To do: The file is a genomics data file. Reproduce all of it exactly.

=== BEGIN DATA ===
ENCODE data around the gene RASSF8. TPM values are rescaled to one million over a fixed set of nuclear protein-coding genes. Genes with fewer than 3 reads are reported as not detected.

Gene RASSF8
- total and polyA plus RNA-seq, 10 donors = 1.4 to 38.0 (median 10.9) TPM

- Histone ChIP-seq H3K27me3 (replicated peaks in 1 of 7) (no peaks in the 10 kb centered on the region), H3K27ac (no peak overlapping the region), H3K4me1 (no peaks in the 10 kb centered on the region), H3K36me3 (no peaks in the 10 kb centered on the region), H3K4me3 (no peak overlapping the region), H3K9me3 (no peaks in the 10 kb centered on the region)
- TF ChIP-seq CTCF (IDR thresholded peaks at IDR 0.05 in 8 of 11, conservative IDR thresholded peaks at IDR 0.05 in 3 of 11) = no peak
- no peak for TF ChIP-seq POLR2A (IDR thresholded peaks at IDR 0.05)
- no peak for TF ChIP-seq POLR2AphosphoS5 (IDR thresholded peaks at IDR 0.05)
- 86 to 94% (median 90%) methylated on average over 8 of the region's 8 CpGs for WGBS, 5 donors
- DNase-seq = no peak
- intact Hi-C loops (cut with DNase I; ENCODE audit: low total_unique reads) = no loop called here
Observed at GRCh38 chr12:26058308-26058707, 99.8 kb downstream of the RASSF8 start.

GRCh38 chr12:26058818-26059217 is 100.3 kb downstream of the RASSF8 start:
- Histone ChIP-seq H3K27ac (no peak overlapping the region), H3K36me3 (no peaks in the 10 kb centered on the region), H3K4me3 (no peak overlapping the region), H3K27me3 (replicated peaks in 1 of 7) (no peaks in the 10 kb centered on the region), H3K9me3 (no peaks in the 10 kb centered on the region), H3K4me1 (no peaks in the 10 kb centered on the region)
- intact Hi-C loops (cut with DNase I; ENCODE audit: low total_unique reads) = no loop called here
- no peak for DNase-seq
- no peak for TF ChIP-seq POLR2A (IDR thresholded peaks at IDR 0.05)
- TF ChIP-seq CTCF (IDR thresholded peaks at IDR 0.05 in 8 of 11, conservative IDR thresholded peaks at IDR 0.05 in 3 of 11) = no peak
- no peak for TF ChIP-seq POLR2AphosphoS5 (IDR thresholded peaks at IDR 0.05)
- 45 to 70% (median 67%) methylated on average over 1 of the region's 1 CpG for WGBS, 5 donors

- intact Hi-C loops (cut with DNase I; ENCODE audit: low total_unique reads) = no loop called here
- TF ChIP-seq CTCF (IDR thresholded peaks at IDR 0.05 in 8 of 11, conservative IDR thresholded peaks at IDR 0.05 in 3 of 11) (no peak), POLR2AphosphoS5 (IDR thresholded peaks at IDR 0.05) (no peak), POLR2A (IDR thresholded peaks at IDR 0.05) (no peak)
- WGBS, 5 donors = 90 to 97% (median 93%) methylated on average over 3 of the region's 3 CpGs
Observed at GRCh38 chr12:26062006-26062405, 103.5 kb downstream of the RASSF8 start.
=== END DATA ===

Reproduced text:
ENCODE data around the gene RASSF8. TPM values are rescaled to one million over a fixed set of nuclear protein-coding genes. Genes with fewer than 3 reads are reported as not detected.

Gene RASSF8
- total and polyA plus RNA-seq, 10 donors = 1.4 to 38.0 (median 10.9) TPM

- Histone ChIP-seq H3K27me3 (replicated peaks in 1 of 7) (no peaks in the 10 kb centered on the region), H3K27ac (no peak overlapping the region), H3K4me1 (no peaks in the 10 kb centered on the region), H3K36me3 (no peaks in the 10 kb centered on the region), H3K4me3 (no peak overlapping the region), H3K9me3 (no peaks in the 10 kb centered on the region)
- TF ChIP-seq CTCF (IDR thresholded peaks at IDR 0.05 in 8 of 11, conservative IDR thresholded peaks at IDR 0.05 in 3 of 11) = no peak
- no peak for TF ChIP-seq POLR2A (IDR thresholded peaks at IDR 0.05)
- no peak for TF ChIP-seq POLR2AphosphoS5 (IDR thresholded peaks at IDR 0.05)
- 86 to 94% (median 90%) methylated on average over 8 of the region's 8 CpGs for WGBS, 5 donors
- DNase-seq = no peak
- intact Hi-C loops (cut with DNase I; ENCODE audit: low total_unique reads) = no loop called here
Observed at GRCh38 chr12:26058308-26058707, 99.8 kb downstream of the RASSF8 start.

GRCh38 chr12:26058818-26059217 is 100.3 kb downstream of the RASSF8 start:
- Histone ChIP-seq H3K27ac (no peak overlapping the region), H3K36me3 (no peaks in the 10 kb centered on the region), H3K4me3 (no peak overlapping the region), H3K27me3 (replicated peaks in 1 of 7) (no peaks in the 10 kb centered on the region), H3K9me3 (no peaks in the 10 kb centered on the region), H3K4me1 (no peaks in the 10 kb centered on the region)
- intact Hi-C loops (cut with DNase I; ENCODE audit: low total_unique reads) = no loop called here
- no peak for DNase-seq
- no peak for TF ChIP-seq POLR2A (IDR thresholded peaks at IDR 0.05)
- TF ChIP-seq CTCF (IDR thresholded peaks at IDR 0.05 in 8 of 11, conservative IDR thresholded peaks at IDR 0.05 in 3 of 11) = no peak
- no peak for TF ChIP-seq POLR2AphosphoS5 (IDR thresholded peaks at IDR 0.05)
- 45 to 70% (median 67%) methylated on average over 1 of the region's 1 CpG for WGBS, 5 donors

- intact Hi-C loops (cut with DNase I; ENCODE audit: low total_unique reads) = no loop called here
- TF ChIP-seq CTCF (IDR thresholded peaks at IDR 0.05 in 8 of 11, conservative IDR thresholded peaks at IDR 0.05 in 3 of 11) (no peak), POLR2AphosphoS5 (IDR thresholded peaks at IDR 0.05) (no peak), POLR2A (IDR thresholded peaks at IDR 0.05) (no peak)
- WGBS, 5 donors = 90 to 97% (median 93%) methylated on average over 3 of the region's 3 CpGs
Observed at GRCh38 chr12:26062006-26062405, 103.5 kb downstream of the RASSF8 start.